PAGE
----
Barbadian businesses importing goods from the United Kingdom might have lost millions of dollars to the Customs & Excise Department over the past two years because the Government department had not been updating its exchange rate to reflect the daily rates issued by the Central Bank of Barbados.
And in making the revelation Friday at a Let’s Talk Business Facilitation seminar at the Hilton Barbados Resort, hosted by the Barbados International Business Association (BIBA), Managing Director of MegaPower Limited Barbados Joanna Edghill suggested that they continue to lose money because of the fixed rate that Customs uses.
Edghill explained that despite the daily updates from the Central Bank, the department that administers and collects the duties levied on imported goods maintained an exchange rate of over S$3 to the pound.
“The Central Bank in Barbados publishes a daily exchange rate, which is not reflected at the [Bridgetown] Port. This is specific for the sterling rate, which has been fixed for the last two years. The Comptroller of Customs rate has been BDS$3.3523 to the pound for two years despite the pound consistently weakening during that period,” Edghill complained.
She said the last Central Bank rate when she cleared items at the Port on July 4, 2016 was set at $2.7065, but the Port maintained its $3.3523 rate of exchange.
“I have been shouting about this for six months plus. The comment really leads to the processes, the processes for change or really the delegation, who, how, when, makes that change?
“What it means per unit for me is that I land a car costing $15,600 at $3.3523 I am paying . . . $2,800 in duties. If it were the rate that the Central Bank of Barbados publishes I would be paying that $2.7066, which per unit is a differential of $5,500. Imagine the 60 units that I plan to land between now and Christmas, that’s $330,000 in exchange rate losses that aren’t really exchange rate losses. So it is a discussion point,” Edghill added.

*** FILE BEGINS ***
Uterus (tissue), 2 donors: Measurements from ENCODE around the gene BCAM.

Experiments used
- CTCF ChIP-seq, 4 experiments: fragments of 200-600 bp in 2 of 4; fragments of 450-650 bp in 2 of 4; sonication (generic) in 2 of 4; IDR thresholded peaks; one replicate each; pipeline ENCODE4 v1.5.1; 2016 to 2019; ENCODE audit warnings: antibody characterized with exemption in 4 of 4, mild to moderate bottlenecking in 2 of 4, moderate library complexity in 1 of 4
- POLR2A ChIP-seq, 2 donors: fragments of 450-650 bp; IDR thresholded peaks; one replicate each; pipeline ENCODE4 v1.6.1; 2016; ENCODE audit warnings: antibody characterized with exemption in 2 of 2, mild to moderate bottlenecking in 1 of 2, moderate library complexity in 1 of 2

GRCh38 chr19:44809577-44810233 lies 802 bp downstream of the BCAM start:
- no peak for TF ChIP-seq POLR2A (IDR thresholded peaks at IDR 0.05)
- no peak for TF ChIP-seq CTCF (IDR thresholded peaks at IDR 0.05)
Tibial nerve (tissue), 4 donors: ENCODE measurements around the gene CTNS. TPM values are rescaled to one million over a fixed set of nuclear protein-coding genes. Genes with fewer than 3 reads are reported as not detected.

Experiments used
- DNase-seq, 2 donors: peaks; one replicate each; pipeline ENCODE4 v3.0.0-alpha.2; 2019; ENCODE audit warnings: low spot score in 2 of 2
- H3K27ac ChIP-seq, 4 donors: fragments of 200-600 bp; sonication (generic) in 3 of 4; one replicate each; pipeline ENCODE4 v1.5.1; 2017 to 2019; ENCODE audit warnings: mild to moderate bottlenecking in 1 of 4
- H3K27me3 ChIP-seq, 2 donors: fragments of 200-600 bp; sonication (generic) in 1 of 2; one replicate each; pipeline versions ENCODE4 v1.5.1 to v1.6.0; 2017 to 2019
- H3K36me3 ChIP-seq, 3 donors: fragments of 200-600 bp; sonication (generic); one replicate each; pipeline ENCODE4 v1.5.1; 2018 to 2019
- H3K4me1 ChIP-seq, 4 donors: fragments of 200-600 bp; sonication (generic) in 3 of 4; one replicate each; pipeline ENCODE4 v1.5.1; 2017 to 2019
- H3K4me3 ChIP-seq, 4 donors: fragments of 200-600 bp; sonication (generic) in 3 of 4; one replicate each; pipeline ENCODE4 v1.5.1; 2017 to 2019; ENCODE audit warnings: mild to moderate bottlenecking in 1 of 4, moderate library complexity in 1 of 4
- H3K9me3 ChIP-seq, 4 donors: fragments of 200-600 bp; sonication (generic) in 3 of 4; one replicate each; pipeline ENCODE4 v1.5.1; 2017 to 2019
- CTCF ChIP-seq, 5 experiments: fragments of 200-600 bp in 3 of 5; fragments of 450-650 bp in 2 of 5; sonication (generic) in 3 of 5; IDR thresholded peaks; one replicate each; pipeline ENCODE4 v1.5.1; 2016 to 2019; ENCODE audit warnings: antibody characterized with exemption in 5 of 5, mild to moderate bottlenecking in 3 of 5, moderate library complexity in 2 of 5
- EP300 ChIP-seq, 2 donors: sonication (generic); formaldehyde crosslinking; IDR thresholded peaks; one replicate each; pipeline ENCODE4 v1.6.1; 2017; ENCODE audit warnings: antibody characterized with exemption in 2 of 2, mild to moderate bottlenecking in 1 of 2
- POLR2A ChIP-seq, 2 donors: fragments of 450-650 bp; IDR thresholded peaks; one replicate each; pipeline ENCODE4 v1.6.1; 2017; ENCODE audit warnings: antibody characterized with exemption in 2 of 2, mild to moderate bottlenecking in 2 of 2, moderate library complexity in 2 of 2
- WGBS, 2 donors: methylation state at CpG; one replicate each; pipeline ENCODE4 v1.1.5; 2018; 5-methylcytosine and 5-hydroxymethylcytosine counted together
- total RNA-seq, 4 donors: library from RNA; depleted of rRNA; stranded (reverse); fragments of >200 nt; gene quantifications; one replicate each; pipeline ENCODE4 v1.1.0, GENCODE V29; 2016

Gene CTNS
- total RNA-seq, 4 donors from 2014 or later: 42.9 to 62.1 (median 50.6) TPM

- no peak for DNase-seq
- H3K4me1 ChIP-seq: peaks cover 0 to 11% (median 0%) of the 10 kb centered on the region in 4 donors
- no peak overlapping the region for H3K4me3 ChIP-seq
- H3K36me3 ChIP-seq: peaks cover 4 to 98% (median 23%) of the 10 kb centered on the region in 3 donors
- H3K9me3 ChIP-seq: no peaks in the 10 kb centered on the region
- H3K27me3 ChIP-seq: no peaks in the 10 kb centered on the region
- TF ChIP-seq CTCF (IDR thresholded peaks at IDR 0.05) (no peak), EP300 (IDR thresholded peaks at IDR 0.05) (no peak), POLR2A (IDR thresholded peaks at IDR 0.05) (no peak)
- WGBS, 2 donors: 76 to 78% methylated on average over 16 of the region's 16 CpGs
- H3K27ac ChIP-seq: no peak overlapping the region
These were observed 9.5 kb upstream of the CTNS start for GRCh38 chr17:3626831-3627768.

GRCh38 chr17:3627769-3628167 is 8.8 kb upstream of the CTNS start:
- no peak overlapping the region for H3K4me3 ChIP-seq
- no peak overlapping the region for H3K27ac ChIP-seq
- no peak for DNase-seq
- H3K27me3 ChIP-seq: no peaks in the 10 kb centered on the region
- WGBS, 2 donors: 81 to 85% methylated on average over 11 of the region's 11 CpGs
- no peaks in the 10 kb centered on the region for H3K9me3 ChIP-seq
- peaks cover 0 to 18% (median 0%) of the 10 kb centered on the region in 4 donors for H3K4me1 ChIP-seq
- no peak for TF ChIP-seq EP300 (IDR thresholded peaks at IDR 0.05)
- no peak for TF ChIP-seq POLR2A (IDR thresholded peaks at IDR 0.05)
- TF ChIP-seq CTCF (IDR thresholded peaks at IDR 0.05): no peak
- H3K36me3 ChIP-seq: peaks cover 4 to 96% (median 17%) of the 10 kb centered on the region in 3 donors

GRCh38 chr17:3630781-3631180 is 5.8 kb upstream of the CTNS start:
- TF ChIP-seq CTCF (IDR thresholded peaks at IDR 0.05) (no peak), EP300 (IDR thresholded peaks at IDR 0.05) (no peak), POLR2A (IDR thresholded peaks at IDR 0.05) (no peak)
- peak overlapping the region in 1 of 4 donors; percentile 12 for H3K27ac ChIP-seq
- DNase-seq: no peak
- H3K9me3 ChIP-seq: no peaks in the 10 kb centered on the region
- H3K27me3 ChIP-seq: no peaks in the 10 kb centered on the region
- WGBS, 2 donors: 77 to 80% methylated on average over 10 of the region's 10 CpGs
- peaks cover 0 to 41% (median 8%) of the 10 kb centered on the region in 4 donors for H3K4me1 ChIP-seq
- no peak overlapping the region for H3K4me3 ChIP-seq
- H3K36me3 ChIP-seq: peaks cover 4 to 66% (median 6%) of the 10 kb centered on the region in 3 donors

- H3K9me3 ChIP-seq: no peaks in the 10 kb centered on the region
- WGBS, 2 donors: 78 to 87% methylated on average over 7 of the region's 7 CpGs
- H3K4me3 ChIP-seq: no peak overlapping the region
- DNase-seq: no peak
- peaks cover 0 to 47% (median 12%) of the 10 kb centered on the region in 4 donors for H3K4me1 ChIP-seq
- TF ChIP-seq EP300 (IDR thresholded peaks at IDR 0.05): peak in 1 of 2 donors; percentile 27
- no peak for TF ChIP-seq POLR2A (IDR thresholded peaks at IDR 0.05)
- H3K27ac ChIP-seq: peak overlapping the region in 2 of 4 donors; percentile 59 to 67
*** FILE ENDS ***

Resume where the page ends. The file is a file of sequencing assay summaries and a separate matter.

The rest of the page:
The issue has been a bugbear for BIBA, according to Director Connie Smith.
It has also been raised by the Barbados Hotel and Tourism Association, Minister in the Office of the Prime Minister with responsibility for Immigration, Telecommunications and Invest Barbados Senator Darcy Boyce admitted.
Boyce, who was recently charged by Prime Minister Freundel Stuart with the responsibility of facilitating business, said he had brought the matter to the attention of the Barbados Revenue Authority (BRA), the revenue collection agency, and he had been assured that it had been rectified.
“I was told that the matter has been fixed, so I will double check and make it is so that it has been fixed,” the Government Senator told the audience.
Boyce agreed that there needed to be an automatic change of the rate at the Port once it was updated by the Central Bank. He promised he would speak with the Central Bank to see how best that institution could communicate with the BRA to have the information updated in very much the way it is done at commercial banks.
“The Central Bank need to send it to them like they send it to the commercial bank; send to the Customs people all the rates and they have to put it in the system,” he said.
However, BIBA President Greg McConnie said rectifying the problem was more complex, and that a change of legislation was needed.
“As I understood that, in order for the Customs to change the rate it has to be gazetted. So there is a problem doing it daily. So we need to get the law changed so that it doesn’t need to be gazetted,” McConnie suggested.
This seemed to have caught Boyce by surprise, with the senator agreeing that it was “strange” that the rate had to be gazetted before it was changed by Customs.
Executive Director of the Barbados Chamber of Commerce and Industry Lisa Gale also pointed out that members of that private sector body had been having the same concern.
“It was actually gazetted on May 23, but the letter was only written July 7 to inform the various private sector associations. We received our letter on Monday [July 18] indicating that it was brought to $2.90 after the gazette. We have been pressing for this for two years now,” Gale said.
“The only question some of our members are asking is since the gazette would have reflected May 23 and persons would have cleared quite a number of good; would they be able to retrieve the excess duty they would have [paid]?” Gale queried.
Boyce thought it was a “very interesting” question, and promised to contact the Central Bank to find out whether it was possible to simply notify Customs of the changes and whether these changes could be implemented without going through the gazetted process.